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TitreGeochemical landscapes
TéléchargerTéléchargement (publication entière)
AuteurGrunsky, E C; McNeil, R J; Garrett, R G
SourcePresentations and recommendations from the workshop on the role of geochemical data in environmental and human health risk assessment, Halifax, 2010; par Rencz, A N (éd.); Kettles, I M (éd.); Commission géologique du Canada, Dossier public 6645, 2011 p. 16; 1 CD-ROM, https://doi.org/10.4095/287940
LiensCanadian Database of Geochemical Surveys, downloadable files
LiensBanque de données de levés géochimiques du Canada, fichiers téléchargeables
Année2011
ÉditeurRessources naturelles Canada
RéunionWorkshop on the role of geochemical data in environmental and human health risk assessment; Halifax; CA; mars 17-18, 2010
Documentdossier public
Lang.anglais
DOIhttps://doi.org/10.4095/287940
MediaCD-ROM; en ligne; numérique
Référence reliéeCette publication est contenue dans Rencz, A N; Kettles, I M; (2011). Presentations and recommendations from the workshop on the role of geochemical data in environmental and human health risk assessment, Halifax, 2010, Commission géologique du Canada, Dossier public 6645
Référence reliéeCette publication est reliée Friske, P W B; Ford, K L; Kettles, I M; McCurdy, M W; McNeil, R J; Harvey, B A; (2010). North American soil geochemical landscapes project: Canadian field protocols for collecting mineral soils and measuring soil gas radon and natural radioactivity, Commission géologique du Canada, Dossier public 6282
Référence reliéeCette publication est contenue dans Rencz, A N; Kettles, I M; (2011). Presentations and recommendations from the workshop on the role of geochemical data in environmental and human health risk assessment, Halifax, 2010, Commission géologique du Canada, Dossier public 6645
Formatspdf
ProvinceColombie-Britannique; Alberta; Saskatchewan; Manitoba; Ontario; Québec; Nouveau-Brunswick; Nouvelle-Écosse; Île-du-Prince-Édouard; Terre-Neuve-et-Labrador; Territoires du Nord-Ouest; Yukon; Nunavut
SNRC1; 2; 3; 10; 11; 12; 13; 14; 15; 16; 20; 21; 22; 23; 24; 25; 26; 27; 28; 29; 30; 31; 32; 33; 34; 35; 36; 37; 38; 39; 40; 41; 42; 43; 44; 45; 46; 47; 48; 49; 52; 53; 54; 55; 56; 57; 58; 59; 62; 63; 64; 65; 66; 67; 68; 69; 72; 73; 74; 75; 76; 77; 78; 79; 82; 83; 84; 85; 86; 87; 88; 89; 92; 93; 94; 95; 96; 97; 98; 99; 102; 103; 104; 105; 106; 107; 114O; 114P; 115; 116; 117; 120; 340; 560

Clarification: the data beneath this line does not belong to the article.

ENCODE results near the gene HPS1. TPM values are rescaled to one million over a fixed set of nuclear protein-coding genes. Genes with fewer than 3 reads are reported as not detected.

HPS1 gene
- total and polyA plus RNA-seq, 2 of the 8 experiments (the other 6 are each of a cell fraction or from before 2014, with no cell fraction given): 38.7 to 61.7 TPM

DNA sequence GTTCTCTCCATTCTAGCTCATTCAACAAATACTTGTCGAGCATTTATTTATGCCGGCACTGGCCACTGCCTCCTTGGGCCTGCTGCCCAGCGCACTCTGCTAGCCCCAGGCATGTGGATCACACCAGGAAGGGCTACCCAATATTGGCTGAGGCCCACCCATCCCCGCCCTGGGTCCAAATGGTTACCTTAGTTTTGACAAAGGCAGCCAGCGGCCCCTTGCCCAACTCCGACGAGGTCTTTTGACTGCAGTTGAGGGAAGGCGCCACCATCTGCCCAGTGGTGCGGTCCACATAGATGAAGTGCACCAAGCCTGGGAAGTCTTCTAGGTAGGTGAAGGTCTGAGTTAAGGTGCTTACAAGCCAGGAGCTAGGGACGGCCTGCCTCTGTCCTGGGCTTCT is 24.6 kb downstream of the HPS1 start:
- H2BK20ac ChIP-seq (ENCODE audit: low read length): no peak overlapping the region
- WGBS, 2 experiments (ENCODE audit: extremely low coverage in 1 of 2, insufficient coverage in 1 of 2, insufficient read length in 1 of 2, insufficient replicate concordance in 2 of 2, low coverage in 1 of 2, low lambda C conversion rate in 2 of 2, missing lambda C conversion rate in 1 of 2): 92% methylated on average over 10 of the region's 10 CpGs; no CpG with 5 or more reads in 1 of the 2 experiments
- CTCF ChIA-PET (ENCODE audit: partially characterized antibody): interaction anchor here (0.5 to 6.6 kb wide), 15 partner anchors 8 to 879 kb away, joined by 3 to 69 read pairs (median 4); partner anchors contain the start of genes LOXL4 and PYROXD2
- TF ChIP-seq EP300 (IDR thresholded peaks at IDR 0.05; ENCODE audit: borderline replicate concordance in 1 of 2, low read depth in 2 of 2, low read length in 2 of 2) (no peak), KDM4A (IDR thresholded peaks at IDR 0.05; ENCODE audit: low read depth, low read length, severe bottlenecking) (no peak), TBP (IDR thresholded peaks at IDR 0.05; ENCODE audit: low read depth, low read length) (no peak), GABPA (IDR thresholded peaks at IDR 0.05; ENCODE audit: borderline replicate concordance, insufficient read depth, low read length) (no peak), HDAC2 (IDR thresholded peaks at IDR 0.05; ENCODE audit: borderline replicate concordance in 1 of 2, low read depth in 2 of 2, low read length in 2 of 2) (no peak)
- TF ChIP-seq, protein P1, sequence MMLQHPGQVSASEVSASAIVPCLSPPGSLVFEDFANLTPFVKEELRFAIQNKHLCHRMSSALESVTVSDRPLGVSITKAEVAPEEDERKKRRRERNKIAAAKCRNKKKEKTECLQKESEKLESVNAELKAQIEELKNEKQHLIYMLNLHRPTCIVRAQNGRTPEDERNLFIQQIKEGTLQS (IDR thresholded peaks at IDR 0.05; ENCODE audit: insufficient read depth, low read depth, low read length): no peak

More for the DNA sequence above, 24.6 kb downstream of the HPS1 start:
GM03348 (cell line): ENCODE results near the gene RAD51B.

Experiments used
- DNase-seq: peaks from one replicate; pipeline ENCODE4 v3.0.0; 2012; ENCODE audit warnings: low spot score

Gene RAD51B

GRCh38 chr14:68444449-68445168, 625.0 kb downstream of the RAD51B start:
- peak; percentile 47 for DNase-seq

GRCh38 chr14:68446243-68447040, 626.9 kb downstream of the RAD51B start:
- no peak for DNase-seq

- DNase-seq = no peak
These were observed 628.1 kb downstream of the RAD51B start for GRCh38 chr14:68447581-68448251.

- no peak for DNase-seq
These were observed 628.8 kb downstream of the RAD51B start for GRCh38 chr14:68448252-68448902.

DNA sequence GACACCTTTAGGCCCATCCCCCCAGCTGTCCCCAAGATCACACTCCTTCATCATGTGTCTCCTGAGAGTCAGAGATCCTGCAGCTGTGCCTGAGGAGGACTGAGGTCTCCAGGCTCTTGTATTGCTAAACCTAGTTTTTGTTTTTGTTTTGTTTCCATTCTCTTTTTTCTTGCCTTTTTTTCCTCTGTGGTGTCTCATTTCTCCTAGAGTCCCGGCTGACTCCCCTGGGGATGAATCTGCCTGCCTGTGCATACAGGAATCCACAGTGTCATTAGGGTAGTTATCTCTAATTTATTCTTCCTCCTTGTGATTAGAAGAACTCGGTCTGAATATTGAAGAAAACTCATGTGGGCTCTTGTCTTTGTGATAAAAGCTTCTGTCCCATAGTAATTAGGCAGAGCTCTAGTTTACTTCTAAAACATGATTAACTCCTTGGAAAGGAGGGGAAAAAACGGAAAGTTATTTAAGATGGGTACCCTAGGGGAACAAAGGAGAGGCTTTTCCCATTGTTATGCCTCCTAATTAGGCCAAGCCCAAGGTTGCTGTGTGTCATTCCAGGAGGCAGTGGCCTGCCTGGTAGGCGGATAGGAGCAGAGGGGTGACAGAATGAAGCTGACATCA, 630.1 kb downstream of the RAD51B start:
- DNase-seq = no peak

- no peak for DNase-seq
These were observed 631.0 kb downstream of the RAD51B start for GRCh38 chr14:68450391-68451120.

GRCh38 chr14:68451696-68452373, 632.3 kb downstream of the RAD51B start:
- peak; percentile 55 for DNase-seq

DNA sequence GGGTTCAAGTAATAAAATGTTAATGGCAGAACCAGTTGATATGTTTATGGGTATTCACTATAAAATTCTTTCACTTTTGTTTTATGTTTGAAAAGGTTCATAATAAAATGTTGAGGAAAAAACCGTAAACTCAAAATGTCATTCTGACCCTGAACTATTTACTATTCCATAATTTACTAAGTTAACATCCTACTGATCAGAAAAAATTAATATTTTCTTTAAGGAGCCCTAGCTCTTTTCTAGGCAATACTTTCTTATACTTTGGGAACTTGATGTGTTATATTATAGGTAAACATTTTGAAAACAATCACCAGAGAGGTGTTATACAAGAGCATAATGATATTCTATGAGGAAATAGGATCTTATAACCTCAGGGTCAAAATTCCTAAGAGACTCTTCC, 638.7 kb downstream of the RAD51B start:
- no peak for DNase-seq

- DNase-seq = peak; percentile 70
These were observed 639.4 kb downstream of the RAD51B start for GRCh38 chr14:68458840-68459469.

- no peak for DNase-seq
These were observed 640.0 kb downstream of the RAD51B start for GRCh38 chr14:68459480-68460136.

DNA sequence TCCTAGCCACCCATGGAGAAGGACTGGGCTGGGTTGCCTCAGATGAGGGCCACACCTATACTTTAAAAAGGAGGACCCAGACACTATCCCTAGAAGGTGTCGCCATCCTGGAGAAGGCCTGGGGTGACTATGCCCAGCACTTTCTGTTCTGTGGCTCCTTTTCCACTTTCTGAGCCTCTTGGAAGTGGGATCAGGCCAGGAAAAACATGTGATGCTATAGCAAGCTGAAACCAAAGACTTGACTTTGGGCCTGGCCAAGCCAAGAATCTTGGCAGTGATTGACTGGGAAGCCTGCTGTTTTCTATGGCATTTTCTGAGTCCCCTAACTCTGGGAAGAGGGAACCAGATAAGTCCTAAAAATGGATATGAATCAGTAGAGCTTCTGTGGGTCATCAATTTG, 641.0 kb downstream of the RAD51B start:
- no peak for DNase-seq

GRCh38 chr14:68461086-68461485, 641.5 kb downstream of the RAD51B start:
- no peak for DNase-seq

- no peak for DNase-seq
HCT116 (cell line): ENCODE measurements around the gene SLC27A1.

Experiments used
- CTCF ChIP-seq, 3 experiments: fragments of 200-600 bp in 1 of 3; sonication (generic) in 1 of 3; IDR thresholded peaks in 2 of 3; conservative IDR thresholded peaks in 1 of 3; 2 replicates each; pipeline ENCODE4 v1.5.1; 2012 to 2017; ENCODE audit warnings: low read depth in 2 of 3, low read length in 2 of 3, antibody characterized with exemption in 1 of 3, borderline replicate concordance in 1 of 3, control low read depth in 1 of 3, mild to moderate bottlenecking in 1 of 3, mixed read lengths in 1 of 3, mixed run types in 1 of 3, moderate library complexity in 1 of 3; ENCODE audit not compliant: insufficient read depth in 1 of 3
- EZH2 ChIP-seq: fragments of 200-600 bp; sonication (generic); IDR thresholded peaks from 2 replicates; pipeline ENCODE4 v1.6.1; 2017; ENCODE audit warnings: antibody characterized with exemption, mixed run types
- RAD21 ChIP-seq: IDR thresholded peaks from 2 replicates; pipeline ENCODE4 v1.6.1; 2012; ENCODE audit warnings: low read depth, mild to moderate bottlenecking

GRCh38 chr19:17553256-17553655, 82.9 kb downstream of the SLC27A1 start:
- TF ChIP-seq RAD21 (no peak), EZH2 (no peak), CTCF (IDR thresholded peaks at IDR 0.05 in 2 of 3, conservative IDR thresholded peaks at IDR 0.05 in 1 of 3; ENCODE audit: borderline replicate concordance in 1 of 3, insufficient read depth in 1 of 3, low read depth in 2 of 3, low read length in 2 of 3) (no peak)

Lat/Long OENS-141.0000 -50.0000 90.0000 41.7500
Sujetsanalyse environnementales; etudes de l'environnement; effets sur l'environnement; géochimie du sol; sols; études pédologiques; échantillons de sol; propriétés du sol; contamination des métaux lourds; pollution; substances polluantes; biogéochimie; levés biochimiques; levés géochimiques; géochimie; pédologie; géologie de l'environnement; Cénozoïque; Quaternaire
Consultation
Endroit
 
Bibliothèque de Ressources naturelles Canada - Ottawa (Sciences de la Terre)
 
Bibliothèque de Ressources naturelles Canada - Calgary (Sciences de la Terre)
 
Commission géologique du Canada (Atlantique)
 
Bibliothèque de Ressources naturelles Canada - Vancouver (Sciences de la Terre)
 
Bibliothèque de Ressources naturelles Canada - Québec (Sciences de la Terre)
 
ProgrammeEcosystems Risk Characterization, Géoscience de l'environnement
Diffusé2011 01 01
Résumé(disponible en anglais seulement)
A geochemical landscape is the geochemical characterization of a given part of the earth based on the joint influence of climate, relief, geology and vegetation on the chemical processes over a region. The primary purposes for assessing geochemical landscapes are for: agriculture, mineral exploration, environmental and human health studies and are carried out through geochemical surveys.
The scale of a geochemical survey determines the sampling density and is generally focused on the scale of the geochemical process that is being measured. A rule of thumb is that the sample density should be 1/2 the size of the geochemical target being sought. Sample density and the spatial extent of a geochemical survey dictate the overall number of sites for the survey,
Influences on the geochemistry of soils in Canada are characterized by the ecozone classification, regional bedrock geology and soils. The North American Soil Geochemical Landscapes Project (NASGLP) was designed to capture the geochemical variability of the continent at the Ecoprovince level at a spacing of one sample site per 40 km2. Sample design is an essential element of a geochemical survey. There are at least two ways to design a geochemical survey that is statistically defensible. The Generalized Random Tesselation Stratified Design (GRTS) is based on a spatially balanced selection of points over an area. Alternatively, an unbalanced, nested random sample design based on a designated sample resolution permits the use of statistical techniques such as analysis of variance to test the representivity of the data.
Ecoregion designation is well established across Canada at the zone, region and district levels. Soil and bedrock geology maps have been compiled by various provincial territorial agencies but are not continuous across the country.
The vertical profile of soils varies widely across the country. Northern soils are dominantly cyrosols and brunosols. Both the west coast and eastern part of Canada are dominated by podzolic soils and the western interior plains are dominated by chernozemic and luvisolic soils. The nature of the soil profile plays a role in the geochemical response that is observed from the base of the C horizon to the upper most layers.
GEOSCAN ID287940